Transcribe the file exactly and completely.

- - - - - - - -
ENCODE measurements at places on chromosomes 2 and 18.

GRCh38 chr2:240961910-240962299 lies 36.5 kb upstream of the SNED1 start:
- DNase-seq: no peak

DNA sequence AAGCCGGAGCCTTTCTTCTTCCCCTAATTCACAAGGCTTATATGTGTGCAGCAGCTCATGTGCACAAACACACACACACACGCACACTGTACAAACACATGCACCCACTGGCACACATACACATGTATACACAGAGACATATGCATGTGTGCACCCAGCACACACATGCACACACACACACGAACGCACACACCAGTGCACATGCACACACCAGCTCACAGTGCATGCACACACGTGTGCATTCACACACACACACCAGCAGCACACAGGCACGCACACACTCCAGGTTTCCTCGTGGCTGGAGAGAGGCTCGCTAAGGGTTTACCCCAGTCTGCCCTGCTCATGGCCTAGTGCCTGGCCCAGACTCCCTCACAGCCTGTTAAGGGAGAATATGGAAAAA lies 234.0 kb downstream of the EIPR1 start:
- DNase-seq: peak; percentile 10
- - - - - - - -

ENCODE measurements at places on chromosomes 2 and 18.

GRCh38 chr2:240961910-240962299 lies 36.5 kb upstream of the SNED1 start:
- DNase-seq: no peak

DNA sequence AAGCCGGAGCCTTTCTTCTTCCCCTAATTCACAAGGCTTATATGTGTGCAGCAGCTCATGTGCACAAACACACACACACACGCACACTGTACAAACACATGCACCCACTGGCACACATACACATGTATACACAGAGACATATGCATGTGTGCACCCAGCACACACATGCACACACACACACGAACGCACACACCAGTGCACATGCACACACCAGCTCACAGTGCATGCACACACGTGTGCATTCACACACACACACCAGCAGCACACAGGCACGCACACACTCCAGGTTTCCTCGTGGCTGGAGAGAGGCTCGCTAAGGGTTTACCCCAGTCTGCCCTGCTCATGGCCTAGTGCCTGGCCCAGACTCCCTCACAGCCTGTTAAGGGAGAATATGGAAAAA lies 234.0 kb downstream of the EIPR1 start:
- DNase-seq: peak; percentile 10